As far as I can tell, our engine has a strong and stiff bottom end that is well built for our intended use. It has an internaly balanced crankshaft which is less like to break due to torsional vibration.
There are a lot of Honda, Toyota, and Nissan guys who use underdrive crank pulleys in road racing series like NASA or SCCA. Road racing is much more punishing on an engine than other motorsports. The engine is subjected to run times lasting roughly 30 minutes with the engine always in the upper ranges of its rpm limit. One race weekend is the equivlent of hundreds of 1/4 mile passes. These guys would not use NST pulleys if they were not reliable.
NST sponsored the first ever wheel to wheel Scion tC NASA Road Race car. The same car was very competitive in the Grand Am series and had factory backing from Toyota, Scion, and TRD. This car used pulleys from NST with great results since day one.
NST has sponsored several drift cars participating in the professional US drift series, Fromula Drift. Several of our cars have also competed in the Xtreme Drift Circuit and NOPI Drift series. To make things better, NST products are also used in autocross, time attack, and drag cars. These cars have been using NST pulleys with no issues of any kind for the past few seasons.
We could go on and on...
Is a solid crank pulley harmless to all engines? No it is not. As I said... small, super high reving engines, when modified way past the simple bolt on stages may have problems. These engines reach critcal harmonics, past the 10,000 rpm range, an rpm only reached by certain RACE engines.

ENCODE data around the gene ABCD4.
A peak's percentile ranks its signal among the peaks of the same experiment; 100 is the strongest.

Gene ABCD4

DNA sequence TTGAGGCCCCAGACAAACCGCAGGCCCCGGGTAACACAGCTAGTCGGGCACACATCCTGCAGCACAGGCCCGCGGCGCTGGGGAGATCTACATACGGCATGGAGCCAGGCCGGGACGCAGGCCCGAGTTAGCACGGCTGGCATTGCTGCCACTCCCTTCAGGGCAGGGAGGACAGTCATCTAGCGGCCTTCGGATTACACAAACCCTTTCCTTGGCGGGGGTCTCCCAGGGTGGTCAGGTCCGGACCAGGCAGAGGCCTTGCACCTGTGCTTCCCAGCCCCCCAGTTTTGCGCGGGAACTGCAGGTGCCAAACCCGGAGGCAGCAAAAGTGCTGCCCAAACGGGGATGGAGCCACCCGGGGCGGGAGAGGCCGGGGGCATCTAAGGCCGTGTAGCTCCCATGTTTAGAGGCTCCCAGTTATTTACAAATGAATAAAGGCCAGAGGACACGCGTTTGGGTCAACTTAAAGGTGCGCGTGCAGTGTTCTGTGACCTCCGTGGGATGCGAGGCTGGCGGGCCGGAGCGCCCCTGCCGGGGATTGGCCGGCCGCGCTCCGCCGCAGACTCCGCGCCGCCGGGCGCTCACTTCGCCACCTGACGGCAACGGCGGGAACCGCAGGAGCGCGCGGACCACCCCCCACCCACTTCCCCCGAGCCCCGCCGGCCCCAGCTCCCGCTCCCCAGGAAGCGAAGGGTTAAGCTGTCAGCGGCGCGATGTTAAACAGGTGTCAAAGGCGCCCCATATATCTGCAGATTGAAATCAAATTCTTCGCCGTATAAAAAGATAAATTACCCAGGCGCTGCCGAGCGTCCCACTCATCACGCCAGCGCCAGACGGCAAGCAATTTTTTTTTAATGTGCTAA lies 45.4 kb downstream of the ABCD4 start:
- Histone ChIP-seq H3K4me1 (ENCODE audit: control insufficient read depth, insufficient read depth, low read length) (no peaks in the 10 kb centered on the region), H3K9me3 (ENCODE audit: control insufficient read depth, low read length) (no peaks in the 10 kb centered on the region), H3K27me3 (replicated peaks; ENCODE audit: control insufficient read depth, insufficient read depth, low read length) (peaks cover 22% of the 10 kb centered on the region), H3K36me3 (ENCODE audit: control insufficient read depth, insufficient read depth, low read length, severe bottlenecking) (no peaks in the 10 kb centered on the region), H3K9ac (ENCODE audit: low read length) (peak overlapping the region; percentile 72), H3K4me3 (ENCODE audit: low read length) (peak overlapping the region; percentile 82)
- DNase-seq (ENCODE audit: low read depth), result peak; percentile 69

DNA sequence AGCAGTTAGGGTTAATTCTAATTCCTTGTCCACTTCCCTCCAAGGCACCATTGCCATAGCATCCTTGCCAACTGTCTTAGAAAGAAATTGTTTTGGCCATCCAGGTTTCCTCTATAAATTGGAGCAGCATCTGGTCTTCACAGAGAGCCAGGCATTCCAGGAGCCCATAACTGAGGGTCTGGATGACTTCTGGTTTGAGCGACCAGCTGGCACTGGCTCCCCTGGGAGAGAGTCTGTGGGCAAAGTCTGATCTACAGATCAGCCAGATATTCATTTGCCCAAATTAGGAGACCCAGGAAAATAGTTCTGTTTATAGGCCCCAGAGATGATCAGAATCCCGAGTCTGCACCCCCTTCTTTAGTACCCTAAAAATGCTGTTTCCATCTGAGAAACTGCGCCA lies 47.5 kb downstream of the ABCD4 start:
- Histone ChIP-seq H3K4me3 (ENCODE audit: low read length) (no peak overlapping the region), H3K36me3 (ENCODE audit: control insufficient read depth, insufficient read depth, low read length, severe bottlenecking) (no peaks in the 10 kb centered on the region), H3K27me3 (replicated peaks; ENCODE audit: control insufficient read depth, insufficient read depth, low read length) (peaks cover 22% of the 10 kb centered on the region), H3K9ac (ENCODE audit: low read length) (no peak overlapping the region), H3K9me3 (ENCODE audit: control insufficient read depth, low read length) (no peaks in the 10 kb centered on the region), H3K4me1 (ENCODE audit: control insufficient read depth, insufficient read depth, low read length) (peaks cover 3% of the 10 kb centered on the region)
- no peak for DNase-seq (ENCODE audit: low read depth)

A mildly modded inline six will most likely be fine but one subjected to high rpm for long periods of time (90% of its life) with lots of boost will probably suffer. In this case, the stock damper is probably not adequate either.
Some of the older american V8 engines are externaly balanced and it is critical not to use a solid hub pulley not designed for these applications, or damage to the engine could result. You will not find solid NST pulleys on our website for such engines.
Our engines and most around here do not fall into the above catagories. Rest assured that your engines will not blow up and die or have a reduced life in street and even racing use with these parts.
I would bet that every "expert" that tells you otherwise has little personal, practical, real world experience with the subject; as it applies in your case.
Again, I understand that your cars are a very large investment and that you depend on them as your daily means of transportation, so I do not take your questions personally. But please remember... No NST product is designed to cause you any harm or grief. Not all pulleys are created equal, and no other pulley is an NST pulley.
(this will be my one and only post regarding this issue in this thread, as I am not interested in the back-and-forth style, I-know-better-than-you, shouting matches some forum members seem to enjoy)
MIKE @ NST
NonStopTuning | NST USA